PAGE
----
What is Parkinson’s disease?
Parkinson’s disease is a chronic (long-term) neurological condition. It is progressive and symptoms worsen over time. It is named after Dr James Parkinson who first described the condition in 1817.
People with Parkinson’s disease experience a loss of nerve cells in the part of their brains responsible for controlling voluntary movements. This part of the brain is called the substantia nigra (a small cluster of cells deep in the centre of the brain within an area called the basal ganglia). The nerve cells in the substantia nigra usually produce a chemical called dopamine which helps transmit messages from the brain to the rest of the body via the central nervous system (the brain and spinal cord). As these cells are lost, people with Parkinson’s disease experience a loss of dopamine and the messages controlling movement stop being transmitted efficiently.
Parkinson’s disease is more common as people get older but it can affect younger adults. Men tend to be affected in slightly higher numbers than women.
What causes Parkinson’s disease?
We do not know what causes Parkinson’s disease. There is some evidence to suggest that there is a genetic factor which increases the risk of Parkinson’s disease within some families. Also, there might be an increased risk if people have come into contact with a particular toxin (poison) or toxins found in the environment via pesticides and other chemicals used in agriculture. The specific toxin or toxins have not yet been identified but there is ongoing research into this possible cause.
What are the symptoms?
Each person is affected differently by Parkinson’s disease and no two people will experience exactly the same symptoms. The impact of Parkinson’s disease can be unpredictable and it is common for people to have good days and bad days.
The main symptoms of Parkinson’s disease are:
- tremor (involuntary trembling or shaking movements; the most common symptom)
- rigidity (stiffness)
- slowness of movement (bradykinesia)
- balance problems
- problems with posture (particularly a tendency to stoop forwards)
Other possible symptoms include difficulty initiating movement (for example, when getting up from a chair), a shuffling gait when walking, and freezing when trying to move (especially in confined spaces such as doorways). People might experience a loss of facial expression, speech problems (softened voice, slurred speech), swallowing problems, bowel and bladder problems, difficulties at night (discomfort in bed, cramps, disturbed sleep pattern) and tiredness during the day. Skin can become greasy and people might experience excessive sweating. Sexual problems are common. People often experience depression and anxiety. Another common symptom is small handwriting (micrographia).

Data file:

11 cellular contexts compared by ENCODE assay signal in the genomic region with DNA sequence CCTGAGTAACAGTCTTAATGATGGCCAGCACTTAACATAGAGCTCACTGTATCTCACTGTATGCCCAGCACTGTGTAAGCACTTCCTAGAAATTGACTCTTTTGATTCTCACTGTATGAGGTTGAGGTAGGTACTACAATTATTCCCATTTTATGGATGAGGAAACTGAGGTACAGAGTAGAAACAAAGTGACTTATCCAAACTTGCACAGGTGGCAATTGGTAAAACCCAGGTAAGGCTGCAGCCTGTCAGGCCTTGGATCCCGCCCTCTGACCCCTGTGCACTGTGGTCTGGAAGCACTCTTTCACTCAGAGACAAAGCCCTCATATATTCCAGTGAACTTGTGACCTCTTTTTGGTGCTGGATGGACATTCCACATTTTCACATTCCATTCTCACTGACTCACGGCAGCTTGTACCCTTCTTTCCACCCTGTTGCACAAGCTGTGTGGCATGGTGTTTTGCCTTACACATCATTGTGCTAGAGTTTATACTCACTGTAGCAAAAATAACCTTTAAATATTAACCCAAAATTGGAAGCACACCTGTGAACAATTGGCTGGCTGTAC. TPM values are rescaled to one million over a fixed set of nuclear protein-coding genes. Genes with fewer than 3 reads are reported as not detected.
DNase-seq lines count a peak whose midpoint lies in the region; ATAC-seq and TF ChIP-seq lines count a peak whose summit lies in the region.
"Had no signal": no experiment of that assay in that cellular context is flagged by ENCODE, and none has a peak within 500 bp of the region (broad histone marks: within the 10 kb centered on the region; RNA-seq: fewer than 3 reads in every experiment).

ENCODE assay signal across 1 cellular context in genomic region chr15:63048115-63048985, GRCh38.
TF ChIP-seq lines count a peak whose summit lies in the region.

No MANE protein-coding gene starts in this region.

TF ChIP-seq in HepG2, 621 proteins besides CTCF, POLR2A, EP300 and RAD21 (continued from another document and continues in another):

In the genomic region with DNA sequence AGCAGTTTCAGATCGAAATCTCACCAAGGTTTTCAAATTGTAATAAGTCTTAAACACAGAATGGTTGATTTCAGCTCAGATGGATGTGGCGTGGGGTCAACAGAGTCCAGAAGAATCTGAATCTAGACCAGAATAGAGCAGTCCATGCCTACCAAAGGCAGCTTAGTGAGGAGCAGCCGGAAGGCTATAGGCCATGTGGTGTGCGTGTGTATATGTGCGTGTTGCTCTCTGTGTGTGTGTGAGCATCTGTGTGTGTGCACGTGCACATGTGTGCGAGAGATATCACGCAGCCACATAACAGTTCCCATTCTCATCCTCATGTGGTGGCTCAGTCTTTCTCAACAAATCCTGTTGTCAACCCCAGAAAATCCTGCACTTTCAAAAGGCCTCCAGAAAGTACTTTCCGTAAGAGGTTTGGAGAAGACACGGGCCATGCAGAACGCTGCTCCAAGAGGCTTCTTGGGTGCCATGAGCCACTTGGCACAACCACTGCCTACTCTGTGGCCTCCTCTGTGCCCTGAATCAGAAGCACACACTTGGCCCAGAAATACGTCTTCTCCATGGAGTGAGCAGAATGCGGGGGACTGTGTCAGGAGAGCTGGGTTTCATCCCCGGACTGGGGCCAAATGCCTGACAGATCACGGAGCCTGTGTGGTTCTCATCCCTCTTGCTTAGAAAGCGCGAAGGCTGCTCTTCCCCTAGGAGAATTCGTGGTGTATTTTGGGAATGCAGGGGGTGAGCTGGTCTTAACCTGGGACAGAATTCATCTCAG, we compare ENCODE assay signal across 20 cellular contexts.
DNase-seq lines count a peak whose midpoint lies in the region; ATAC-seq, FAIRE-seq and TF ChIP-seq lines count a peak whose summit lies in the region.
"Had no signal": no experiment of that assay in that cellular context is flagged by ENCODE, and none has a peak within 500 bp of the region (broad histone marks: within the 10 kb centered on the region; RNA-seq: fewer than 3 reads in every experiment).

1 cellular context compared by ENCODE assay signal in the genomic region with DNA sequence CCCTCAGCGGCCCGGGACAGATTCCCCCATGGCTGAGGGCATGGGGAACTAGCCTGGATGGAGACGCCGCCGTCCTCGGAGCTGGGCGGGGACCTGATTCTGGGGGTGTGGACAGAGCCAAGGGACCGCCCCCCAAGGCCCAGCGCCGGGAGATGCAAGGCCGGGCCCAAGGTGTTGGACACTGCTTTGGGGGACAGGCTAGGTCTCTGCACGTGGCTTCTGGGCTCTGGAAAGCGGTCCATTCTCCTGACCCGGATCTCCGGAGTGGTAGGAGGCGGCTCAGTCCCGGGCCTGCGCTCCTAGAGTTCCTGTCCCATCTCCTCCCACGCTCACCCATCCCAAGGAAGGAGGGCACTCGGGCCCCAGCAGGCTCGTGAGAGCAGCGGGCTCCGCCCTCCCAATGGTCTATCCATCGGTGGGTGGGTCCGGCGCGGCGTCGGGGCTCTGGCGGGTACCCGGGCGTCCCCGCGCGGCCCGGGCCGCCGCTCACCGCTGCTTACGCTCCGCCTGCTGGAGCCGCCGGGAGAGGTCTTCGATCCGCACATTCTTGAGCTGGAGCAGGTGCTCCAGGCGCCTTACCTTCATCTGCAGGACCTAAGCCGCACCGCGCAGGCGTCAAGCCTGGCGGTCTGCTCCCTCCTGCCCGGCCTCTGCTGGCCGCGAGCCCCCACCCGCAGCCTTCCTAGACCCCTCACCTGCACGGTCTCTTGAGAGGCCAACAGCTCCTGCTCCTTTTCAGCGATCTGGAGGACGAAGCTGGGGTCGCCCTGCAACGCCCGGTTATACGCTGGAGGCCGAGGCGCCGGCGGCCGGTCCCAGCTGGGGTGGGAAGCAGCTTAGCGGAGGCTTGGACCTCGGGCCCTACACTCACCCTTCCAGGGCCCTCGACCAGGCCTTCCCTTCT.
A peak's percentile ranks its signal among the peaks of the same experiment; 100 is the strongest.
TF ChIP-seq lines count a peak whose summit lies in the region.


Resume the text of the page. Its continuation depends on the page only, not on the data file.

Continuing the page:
Other less common symptoms can include pain and memory problems.
For some people, the main symptoms of Parkinson’s disease (tremor, rigidity, and slowness of movement) are caused by other conditions and health problems. Doctors tend to refer to this as Parkinsonism rather than Parkinson’s disease. Parkinsonism can also be caused by some medications which affect the release of dopamine in the brain (drug-induced Parkinsonism).
Some of the conditions that can cause Parkinsonism include multiple system atrophy (MSA), progressive supranuclear palsy (PSP), vascular disease, benign essential tremor, encephalitis, Wilson’s disease, and hydrocephalus.
Tests and investigations
When people first notice symptoms developing, they usually visit their GP who can refer them to a neurologist or other specialist. Parkinson’s disease cannot be diagnosed after just one hospital test and doctors will usually carry out a series of tests and investigations. The first stages of a diagnosis of Parkinson’s disease will involve checking your medical history and carrying out a thorough neurological examination. Commonly, this involves a series of questions about your symptoms and a physical assessment of your ability to perform various tasks with your hands, arms, and legs. The doctor will observe you walking, talking and getting up from a chair. They will check your facial expression and might ask for a sample of your handwriting. They might also check your pulling and pushing strength and test your reflexes.
CT scan / MRI scan
A CT scan (Computerised Tomography scan) is a special type of X-ray which takes pictures of the brain from different angles. An MRI scan (Magnetic Resonance Imaging scan) produces detailed pictures of the brain using strong magnetic fields and radio waves. Neither scan can confirm whether you have Parkinson’s disease but they can help doctors rule out other conditions which could potentially be causing your symptoms.
(You might like to read our Brain and spine scans fact sheet for further information.)
PET scan / SPECT scan
A PET scan (Positron Emission Tomography scan) or a SPECT scan (Single Photon Emission Computed Tomography scan) can be used to confirm a diagnosis of Parkinson’s disease. You will be injected with a very small amount of radioactive dopamine which is picked up by the scanners and enables doctors to check dopamine activity in the brain. These scans are not widely available in the UK and might not be available in a hospital in your area.
What are the treatments?
Currently there is no cure for Parkinson’s disease.